Tony Ray-Jones was an English photographer. He grew up in the Home Counties and London, where he studied graphic design at the London School of Printing. He was awarded a scholarship that enabled him to study at the Yale School of Art in the US.
Ray-Jones graduated from Yale in 1964 and, during a year-long stay in New York, frequented the laboratory of Alexey Brodovitch, and had the chance to meet and draw inspiration from street photographers like Joel Meyerowitz and Garry Winogrand. In their company, Leica in hand, he learnt to melt into the multi-ethnic New York crowd, and to capture candid and telling photographs. During this time, on a visit to New Orleans, he captured a series of black & white images of elderly local musicians, many in their own homes.
In 1965, he brought his experience and understanding of documentary photography back to the UK. He purchased a camper van, touring and documenting the weird and wonderful aspects of life in the UK.
In January 1971, he returned to the US to work as a teacher at the San Francisco Art Institute. On a trip to the Los Angeles area, Ray-Jones photographed local blues singers in their own environments. But in 1972 he was diagnosed with leukaemia and, after returning to the UK, died in March of that year at the age of 30. A selection of his English photographs was published posthumously in A Day Off: An English Journal (1974).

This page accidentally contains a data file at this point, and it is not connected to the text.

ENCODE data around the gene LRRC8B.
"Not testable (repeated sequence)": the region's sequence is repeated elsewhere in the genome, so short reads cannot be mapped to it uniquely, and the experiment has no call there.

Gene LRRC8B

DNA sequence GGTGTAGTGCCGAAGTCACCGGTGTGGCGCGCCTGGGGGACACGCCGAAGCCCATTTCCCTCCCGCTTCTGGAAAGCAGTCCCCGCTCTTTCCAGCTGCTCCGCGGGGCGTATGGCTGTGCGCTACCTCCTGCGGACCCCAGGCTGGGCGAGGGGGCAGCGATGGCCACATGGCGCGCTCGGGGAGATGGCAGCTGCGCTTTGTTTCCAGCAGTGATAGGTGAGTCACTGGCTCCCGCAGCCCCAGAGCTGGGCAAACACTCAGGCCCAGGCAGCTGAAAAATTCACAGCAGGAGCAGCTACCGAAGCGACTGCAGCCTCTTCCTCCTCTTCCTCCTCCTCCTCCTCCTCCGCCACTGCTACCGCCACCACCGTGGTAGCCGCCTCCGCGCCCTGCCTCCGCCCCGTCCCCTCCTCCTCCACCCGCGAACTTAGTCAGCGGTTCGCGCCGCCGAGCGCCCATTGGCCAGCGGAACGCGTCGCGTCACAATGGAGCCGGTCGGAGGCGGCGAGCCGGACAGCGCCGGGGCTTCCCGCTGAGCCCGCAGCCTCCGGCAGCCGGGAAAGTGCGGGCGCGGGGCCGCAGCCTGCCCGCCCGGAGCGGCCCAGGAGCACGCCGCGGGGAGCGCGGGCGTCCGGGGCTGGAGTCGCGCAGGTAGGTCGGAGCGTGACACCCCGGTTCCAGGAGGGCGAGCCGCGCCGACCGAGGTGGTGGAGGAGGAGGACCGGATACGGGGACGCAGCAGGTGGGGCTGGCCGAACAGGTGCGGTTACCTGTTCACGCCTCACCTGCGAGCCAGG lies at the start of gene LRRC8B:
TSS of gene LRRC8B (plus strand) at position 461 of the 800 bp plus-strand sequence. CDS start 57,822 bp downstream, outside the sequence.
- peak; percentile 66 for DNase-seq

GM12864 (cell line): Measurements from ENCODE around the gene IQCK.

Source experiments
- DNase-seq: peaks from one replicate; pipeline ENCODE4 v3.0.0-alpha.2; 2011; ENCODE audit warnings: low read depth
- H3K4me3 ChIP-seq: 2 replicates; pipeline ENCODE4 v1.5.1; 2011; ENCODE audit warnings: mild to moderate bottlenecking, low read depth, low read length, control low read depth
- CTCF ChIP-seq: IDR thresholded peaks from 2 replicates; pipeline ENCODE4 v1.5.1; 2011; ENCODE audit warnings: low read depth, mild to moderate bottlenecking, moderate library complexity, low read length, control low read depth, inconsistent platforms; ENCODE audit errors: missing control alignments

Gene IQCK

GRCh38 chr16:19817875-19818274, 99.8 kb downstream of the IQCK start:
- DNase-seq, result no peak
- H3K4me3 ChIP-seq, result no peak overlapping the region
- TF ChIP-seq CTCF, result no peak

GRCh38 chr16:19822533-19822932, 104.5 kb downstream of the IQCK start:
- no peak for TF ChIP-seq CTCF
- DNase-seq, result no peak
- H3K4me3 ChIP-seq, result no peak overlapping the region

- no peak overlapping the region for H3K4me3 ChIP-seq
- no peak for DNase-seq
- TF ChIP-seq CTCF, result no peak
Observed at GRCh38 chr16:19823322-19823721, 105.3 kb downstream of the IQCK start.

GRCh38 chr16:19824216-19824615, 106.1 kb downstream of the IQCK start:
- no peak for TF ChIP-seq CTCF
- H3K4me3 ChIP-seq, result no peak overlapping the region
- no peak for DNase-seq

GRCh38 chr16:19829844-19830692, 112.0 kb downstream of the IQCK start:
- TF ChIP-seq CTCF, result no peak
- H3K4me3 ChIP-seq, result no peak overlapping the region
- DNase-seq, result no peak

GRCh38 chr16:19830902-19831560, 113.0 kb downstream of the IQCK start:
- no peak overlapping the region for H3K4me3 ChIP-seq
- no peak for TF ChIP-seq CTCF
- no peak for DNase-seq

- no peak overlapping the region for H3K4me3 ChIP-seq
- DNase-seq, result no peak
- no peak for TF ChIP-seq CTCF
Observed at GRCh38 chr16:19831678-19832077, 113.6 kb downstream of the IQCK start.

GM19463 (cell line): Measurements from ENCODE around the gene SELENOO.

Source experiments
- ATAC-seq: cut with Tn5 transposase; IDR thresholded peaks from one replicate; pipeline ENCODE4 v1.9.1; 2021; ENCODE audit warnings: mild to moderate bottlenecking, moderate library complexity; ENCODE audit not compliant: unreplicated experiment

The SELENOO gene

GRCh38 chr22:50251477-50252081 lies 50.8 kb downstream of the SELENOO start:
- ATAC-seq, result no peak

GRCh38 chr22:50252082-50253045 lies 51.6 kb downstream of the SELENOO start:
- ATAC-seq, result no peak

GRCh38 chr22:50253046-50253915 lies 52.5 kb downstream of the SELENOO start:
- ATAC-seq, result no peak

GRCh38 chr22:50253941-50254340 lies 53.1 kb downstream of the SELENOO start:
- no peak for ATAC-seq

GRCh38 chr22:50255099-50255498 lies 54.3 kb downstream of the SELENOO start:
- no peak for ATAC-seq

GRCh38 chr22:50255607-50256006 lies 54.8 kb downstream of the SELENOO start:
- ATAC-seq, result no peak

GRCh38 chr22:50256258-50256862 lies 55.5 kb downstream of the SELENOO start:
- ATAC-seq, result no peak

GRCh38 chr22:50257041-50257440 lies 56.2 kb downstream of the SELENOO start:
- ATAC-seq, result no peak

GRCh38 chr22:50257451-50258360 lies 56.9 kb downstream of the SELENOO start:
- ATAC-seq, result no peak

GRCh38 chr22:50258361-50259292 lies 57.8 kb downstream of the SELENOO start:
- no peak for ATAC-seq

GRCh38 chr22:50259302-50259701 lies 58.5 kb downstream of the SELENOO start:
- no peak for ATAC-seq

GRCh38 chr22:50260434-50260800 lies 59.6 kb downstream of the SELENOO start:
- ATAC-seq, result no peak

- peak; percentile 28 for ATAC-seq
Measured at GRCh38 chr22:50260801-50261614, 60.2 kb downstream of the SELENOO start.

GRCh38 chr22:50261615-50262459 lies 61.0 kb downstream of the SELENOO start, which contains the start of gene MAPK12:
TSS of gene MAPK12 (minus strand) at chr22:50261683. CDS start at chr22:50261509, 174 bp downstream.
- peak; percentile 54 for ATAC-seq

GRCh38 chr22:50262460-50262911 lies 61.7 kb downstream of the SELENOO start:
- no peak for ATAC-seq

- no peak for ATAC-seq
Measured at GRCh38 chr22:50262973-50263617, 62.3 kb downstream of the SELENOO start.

Although his photographic career spanned just over a decade, Tony Ray-Jones produced a richly diverse body of work that celebrated the melodramatic nature of the human character, creating a personalised mixture of compassion, curiosity and irony. His pictures achieved a significant following among younger photographers.
In 2019, a major exhibition of his work The English Seen by Tony Ray-Jones was held and many of the images first published in 1974 were curated and republished.
The collection of Tony Ray-Jones’ photos held by the Archive contains 11 black and white images from his 1964 trip to New Orleans and 9 colour prints of Californian blues singers in 1971. All these images were part of a 1972 exhibition at The Royal Photographic Society of Great Britain entitled ‘New Orleans Jazz Performers and Oakland California Blues Singers’. His family gifted the original images to the British Institute of Jazz Studies and they were later integrated into the NJA collection.
The main Tony Ray-Jones archive is held at the National Science and Media Museum in Bradford, which owns the copyright of all the images shown. They are displayed here by their kind permission.